Spotlight on the Hawaiian Monk Seal

Did you know that the Hawaiian monk seal is the official Hawai’i State Mammal? (not to be confused with the Hawai’i State Marine Mammal, the Humpback Whale)

The Hawaiian Monk Seal

A California Sea Lion

Hawaiian monk seals are “true seals”, not sea lions.  There are three things that define a true seal: their ears, the way they move on land and in the water, and their flippers.  Instead of ear flaps like cats and dogs (and even humans), true seals have a pin hole opening.  In the water, true seals use their back flippers for propulsion (sea lions use their more powerful front flippers).  On land, true seals are slow.  They undulate their bodies like large inch worms instead of using their flippers for “walking” like sea lions do.  The flippers of true seals are small and weak (which is why they don’t use them to “walk on land”.  Make no mistake though, true seals are still fast swimmers!

The Hawaiian monk seal is endemic to Hawai’i, meaning it is only found in the Hawaiian Islands and no where else in the world.  It is also endangered (illegal to harm or harass), with fewer than 1,100 individuals left in the wild.  There are two other species of monk seals: the Mediterranean monk seal and the Caribbean monk seal.  Unfortunately, the last sighting of the Caribbean monk seal was in 1952 and was declared extinct in 2008.  The Mediterranean monk seal is even more endangered than the Hawaiian Monk seal with fewer than 600 individuals left in the wild.

Papahanaumokuakea: the Northwestern Hawaiian Islands Marine National Monument

The majority of the population of Hawaiian monk seals reside in the Northwestern Hawaiian Islands, but some make the swim down to the Main Hawaiian Islands and make it their home.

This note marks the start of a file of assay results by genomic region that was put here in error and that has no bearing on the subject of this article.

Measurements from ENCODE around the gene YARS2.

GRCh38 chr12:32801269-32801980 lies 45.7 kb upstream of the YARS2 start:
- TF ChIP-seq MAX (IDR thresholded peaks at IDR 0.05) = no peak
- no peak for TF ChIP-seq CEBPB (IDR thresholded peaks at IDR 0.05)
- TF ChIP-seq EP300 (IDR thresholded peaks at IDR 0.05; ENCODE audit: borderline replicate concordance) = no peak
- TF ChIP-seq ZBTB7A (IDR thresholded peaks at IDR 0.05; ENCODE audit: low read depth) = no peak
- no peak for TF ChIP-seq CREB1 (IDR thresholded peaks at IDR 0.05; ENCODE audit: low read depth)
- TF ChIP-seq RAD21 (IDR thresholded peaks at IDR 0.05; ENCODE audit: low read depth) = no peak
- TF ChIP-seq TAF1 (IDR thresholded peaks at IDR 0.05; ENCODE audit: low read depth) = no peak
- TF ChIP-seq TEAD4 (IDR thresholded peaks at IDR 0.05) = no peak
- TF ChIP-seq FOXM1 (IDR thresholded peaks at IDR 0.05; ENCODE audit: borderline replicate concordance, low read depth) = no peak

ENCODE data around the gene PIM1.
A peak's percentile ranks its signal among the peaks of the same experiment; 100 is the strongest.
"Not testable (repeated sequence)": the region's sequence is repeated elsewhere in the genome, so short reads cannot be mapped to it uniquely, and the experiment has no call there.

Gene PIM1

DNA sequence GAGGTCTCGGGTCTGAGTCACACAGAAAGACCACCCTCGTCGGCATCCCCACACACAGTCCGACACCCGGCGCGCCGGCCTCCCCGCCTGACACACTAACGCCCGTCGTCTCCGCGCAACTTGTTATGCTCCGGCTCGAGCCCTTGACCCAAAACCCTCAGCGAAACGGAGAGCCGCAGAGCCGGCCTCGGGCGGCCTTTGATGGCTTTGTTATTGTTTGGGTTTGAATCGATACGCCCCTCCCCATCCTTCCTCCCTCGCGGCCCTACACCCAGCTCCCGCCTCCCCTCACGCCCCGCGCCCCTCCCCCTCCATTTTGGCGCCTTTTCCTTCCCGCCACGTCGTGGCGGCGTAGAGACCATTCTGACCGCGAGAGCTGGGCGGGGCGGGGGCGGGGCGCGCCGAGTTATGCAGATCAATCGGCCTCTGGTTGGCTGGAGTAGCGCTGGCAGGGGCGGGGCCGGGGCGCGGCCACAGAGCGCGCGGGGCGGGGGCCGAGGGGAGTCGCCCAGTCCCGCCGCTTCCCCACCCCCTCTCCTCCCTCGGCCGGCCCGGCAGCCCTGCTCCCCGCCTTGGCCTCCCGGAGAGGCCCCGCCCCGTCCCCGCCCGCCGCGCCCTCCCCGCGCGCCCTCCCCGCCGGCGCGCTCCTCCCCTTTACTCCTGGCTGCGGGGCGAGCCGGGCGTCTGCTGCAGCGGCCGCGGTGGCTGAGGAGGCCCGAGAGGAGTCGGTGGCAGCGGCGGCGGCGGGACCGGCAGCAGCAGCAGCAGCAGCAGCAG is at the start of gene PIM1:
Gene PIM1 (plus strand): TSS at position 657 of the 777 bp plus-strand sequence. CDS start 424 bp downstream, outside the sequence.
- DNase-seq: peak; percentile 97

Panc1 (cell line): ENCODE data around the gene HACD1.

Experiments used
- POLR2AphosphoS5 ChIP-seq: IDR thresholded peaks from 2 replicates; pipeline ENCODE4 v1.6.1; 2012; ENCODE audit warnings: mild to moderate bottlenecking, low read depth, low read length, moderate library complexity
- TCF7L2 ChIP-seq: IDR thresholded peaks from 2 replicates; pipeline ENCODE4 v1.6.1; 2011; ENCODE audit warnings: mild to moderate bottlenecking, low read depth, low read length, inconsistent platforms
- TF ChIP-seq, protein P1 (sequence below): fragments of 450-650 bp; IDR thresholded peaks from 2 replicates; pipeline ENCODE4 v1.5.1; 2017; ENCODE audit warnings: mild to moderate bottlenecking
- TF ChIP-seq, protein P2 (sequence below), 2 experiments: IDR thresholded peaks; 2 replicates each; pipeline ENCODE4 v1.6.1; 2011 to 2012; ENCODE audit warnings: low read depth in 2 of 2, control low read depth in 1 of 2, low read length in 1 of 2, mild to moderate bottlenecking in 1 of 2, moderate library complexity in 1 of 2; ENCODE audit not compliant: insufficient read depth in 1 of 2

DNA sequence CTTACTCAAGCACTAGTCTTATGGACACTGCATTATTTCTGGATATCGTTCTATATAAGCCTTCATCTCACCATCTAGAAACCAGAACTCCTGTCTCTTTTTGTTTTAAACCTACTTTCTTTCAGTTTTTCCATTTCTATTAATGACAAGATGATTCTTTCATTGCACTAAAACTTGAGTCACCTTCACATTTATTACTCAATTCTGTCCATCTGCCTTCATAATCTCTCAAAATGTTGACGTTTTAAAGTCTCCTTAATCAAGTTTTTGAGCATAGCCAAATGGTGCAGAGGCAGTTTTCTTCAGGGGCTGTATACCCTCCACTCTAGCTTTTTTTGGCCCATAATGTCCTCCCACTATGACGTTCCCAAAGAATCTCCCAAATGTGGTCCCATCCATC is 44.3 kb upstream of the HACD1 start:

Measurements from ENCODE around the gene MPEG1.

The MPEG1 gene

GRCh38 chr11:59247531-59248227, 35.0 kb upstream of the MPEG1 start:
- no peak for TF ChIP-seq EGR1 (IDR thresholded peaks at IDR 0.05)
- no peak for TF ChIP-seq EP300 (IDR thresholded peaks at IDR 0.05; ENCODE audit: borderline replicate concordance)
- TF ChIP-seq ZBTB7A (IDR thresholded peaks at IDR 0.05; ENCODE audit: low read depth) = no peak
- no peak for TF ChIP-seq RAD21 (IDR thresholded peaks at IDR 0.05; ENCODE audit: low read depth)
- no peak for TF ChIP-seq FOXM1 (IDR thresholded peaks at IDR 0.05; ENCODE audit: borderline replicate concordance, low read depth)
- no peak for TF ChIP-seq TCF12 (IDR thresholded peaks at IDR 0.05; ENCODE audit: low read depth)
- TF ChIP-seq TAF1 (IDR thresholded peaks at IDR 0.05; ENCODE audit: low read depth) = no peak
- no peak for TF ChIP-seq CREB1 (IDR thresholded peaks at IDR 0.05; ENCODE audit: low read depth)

NOAA (National Oceanic and Atmospheric Information) has been conducting research on Hawaiian monk seals for years.  Some of the potential threats they have identified are: food limitation, marine debris, shark predation, infectious diseases, habitat loss, fishery interactions, male aggression, human interaction, biotoxins, vessel groundings, and other contaminants.

If you happen to see a Hawaiian monk seal in the water or on land, NOAA would like to know!  The agency keeps records of the locations of individual Hawaiian monk seals as part of its research.  Be sure to remember the time and location of the sighting and call:

  • Marine Mammal Stranding/Entanglement Hotline: 1-888-256-9840
  • Hawaiian Monk Seal Sightings Hotline: (808) 220-7802

Sometimes seals are seen entangled in marine debris. This seal has a fish hook in it's mouth. Photo credit, Leslie Merrell, Location: Ka’ena Point, Oahu


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